While caregivers may be extremely successful in other areas of their life, very little prepares them for the responsibility of caring for their loved one. Few caregivers have done this before. It is an emotional marathon.
At home, positive interaction between grandparents and grandchildren is possible, providing benefits for both and easing some of the burdens commonly faced by family caregivers. Here's a seven-step plan for bridging the generation gap for family caregivers.
During the holidays, some families may notice changes in their senior loved one's cognitive or physical health, prompting them to consider that it may be time for them to move to a senior living community. When that time comes, some may take it for granted and assume it's a natural transition.
Reach out to other caregivers in your situation, and look for opportunities to give and get support. Recognizing that the work you do is important and that you're not alone in your situation will help you reap the most positive benefits from your caregiving.
Sometimes, in menopause, hormones aren't the problem at all. Sometimes, the real issue is the role we play in our own lives and families--and for increasingly more perimenopausal and menopausal women, that role is sandwiched between two slices of responsibility.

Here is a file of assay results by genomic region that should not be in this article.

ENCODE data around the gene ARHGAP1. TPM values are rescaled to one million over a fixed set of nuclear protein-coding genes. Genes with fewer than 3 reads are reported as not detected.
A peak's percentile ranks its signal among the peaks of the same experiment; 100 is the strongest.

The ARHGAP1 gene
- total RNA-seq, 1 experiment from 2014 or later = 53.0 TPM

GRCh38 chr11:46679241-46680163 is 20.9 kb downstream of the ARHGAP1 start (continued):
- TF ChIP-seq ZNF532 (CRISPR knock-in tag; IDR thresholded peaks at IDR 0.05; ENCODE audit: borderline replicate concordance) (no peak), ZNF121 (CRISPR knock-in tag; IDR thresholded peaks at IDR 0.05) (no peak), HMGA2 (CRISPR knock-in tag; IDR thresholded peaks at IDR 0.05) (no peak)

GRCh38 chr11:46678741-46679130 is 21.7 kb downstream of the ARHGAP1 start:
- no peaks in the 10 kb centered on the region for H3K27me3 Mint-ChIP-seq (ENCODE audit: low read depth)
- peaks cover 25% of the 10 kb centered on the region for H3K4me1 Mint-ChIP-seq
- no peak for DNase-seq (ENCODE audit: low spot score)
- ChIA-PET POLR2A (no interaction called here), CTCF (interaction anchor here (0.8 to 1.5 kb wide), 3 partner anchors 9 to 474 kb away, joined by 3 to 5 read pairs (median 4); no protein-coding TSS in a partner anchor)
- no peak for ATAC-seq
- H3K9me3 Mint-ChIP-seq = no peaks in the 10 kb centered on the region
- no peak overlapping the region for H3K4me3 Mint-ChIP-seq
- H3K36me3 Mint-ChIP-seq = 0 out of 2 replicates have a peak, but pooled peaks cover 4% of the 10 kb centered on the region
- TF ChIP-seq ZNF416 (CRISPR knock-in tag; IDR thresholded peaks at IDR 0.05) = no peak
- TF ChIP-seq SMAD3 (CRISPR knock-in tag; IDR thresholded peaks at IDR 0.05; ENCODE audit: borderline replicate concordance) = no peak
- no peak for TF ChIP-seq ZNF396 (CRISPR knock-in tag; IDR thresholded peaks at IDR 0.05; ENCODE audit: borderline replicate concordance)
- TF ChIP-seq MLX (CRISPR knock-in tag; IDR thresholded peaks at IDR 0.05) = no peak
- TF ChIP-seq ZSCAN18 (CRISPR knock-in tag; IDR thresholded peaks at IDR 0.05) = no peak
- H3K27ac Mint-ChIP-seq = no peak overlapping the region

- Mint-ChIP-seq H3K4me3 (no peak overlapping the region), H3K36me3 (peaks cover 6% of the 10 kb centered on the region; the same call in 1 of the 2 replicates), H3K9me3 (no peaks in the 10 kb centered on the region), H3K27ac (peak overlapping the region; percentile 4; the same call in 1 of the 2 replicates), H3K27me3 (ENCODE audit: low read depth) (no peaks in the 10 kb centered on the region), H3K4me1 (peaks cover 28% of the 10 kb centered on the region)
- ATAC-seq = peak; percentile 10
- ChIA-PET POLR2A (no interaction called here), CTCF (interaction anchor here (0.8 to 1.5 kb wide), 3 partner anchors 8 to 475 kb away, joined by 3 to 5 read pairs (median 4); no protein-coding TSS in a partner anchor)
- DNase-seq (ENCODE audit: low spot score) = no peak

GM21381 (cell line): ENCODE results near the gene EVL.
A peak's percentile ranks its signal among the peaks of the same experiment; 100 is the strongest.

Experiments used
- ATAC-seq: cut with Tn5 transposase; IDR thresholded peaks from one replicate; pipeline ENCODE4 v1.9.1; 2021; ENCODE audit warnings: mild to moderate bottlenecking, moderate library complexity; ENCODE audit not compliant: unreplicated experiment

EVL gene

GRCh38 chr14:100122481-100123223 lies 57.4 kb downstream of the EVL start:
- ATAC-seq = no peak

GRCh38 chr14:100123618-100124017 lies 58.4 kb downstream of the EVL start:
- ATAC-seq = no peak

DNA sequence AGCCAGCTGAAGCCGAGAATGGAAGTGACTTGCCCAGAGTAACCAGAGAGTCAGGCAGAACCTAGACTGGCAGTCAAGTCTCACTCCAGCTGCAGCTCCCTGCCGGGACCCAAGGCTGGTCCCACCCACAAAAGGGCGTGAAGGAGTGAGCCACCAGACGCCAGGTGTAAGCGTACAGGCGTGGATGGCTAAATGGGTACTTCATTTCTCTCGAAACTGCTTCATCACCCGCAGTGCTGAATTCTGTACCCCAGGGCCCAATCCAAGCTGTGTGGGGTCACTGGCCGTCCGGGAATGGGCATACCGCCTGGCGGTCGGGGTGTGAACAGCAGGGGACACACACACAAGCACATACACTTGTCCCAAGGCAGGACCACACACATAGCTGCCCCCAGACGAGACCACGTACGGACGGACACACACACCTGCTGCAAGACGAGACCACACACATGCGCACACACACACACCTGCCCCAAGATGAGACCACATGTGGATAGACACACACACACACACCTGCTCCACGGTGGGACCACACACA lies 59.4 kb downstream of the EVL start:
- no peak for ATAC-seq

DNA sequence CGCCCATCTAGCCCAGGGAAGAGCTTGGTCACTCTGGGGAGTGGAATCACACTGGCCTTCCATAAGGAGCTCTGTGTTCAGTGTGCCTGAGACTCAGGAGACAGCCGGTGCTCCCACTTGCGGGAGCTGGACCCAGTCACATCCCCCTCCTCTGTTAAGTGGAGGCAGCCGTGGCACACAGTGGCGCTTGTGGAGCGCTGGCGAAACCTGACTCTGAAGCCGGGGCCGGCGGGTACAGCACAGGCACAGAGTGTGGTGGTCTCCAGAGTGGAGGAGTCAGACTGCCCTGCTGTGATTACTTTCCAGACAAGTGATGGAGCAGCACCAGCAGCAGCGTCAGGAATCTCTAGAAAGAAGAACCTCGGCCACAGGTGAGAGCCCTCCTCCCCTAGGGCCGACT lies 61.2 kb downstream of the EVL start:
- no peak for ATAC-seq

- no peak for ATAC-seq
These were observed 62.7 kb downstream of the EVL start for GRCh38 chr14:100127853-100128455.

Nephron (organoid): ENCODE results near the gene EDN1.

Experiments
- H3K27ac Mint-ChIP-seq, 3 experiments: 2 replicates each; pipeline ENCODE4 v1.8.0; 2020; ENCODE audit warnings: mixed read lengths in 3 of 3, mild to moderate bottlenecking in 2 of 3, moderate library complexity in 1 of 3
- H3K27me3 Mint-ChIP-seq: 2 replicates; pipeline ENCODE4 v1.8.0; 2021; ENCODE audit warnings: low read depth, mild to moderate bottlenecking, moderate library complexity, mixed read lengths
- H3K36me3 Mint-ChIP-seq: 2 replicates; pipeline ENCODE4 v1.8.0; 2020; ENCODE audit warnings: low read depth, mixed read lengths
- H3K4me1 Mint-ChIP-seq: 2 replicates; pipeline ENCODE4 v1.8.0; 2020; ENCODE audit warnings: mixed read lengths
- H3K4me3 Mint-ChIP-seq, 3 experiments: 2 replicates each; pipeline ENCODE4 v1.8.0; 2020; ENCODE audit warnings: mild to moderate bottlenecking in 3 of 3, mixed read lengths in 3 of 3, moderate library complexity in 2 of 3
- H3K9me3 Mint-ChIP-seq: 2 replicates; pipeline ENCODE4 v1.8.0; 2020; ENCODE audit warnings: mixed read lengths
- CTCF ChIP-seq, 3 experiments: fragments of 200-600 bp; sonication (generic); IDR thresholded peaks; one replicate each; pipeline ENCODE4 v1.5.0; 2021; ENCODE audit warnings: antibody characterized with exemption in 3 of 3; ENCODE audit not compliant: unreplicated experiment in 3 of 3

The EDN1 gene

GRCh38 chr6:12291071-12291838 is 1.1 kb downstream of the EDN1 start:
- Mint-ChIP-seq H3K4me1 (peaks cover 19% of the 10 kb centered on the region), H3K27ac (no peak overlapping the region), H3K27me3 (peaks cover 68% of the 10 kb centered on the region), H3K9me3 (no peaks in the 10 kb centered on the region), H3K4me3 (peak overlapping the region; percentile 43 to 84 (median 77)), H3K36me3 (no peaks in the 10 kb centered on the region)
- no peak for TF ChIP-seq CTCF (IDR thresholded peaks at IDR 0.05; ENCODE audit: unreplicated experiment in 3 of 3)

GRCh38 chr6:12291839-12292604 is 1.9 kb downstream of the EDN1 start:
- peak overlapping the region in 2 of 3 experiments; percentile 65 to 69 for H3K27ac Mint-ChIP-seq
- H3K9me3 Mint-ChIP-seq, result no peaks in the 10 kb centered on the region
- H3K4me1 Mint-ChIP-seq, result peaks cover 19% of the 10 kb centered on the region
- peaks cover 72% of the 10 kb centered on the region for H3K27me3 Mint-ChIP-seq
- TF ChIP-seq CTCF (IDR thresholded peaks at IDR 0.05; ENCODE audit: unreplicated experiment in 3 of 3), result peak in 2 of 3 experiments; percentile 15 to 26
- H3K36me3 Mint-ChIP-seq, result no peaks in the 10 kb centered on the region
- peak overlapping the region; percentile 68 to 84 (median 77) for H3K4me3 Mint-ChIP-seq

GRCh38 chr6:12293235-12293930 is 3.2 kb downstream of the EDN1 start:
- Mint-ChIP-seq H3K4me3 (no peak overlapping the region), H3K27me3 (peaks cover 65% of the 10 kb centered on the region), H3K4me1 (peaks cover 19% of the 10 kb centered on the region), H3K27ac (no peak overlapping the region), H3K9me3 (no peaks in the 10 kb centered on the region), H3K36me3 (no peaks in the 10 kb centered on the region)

Fortunately, you don't have to be a physician, scientist, memory care specialist, or music therapist to make meaningful connections through music. So dust off that piano or CD player, or better yet, warm up your voice and start singing!
Most people find it comforting to know that, as technology improves, more and more illnesses and conditions can be managed outside a hospital or nursing home setting, and that they can remain in their homes for a longer period of time.
Hanging in her bathroom was a navy blue vinyl windbreaker, size 2XL, which Mom had "borrowed" from my stepdad years ago. Every morning and every afternoon the two of them would walk around the block, holding hands to steady themselves, wearing their identical navy windbreakers.
Based on my years treating patients who have dealt with the loss of a loved one and my personal experience with my husband's death, I know there are many complicated emotions that one can experience when dealing with late-stage illness and death.
Jane started out as a publicist representing authors. Now, 13 very humorous romance books later, she is an acclaimed writer herself. After reading her guide, I am amazed at how she has kept her sense of humor while being her husband's caregiver for many years.
A week after returning from a snowboarding trip, Emmy-award-winning talk show host Montel William recalls how, 15 years ago, a doctor not only diagnosed Williams with multiple sclerosis (MS) but also advised Williams that he would be confined to a wheelchair within four years.
Remember that as close as you may be to your spouse (or parent), his or her death sentence is not your death sentence. Protect yourself from undue stress by staying strong and remembering that you have a choice in how you choose to react to your loved one's illness.
At first, denial can be a healthy defense against admitting that your loved one has dementia. Denial helps you block the more painful aspects of reality. However, if denial continues too long, then it can be life-threatening to you and your loved one.
I was furious about all of it -- my mother's incapacity, my daughter's teenage angst -- and the fact that I couldn't fix any of it. I am the oldest child, after all -- the hero, the one who tries to fix everything.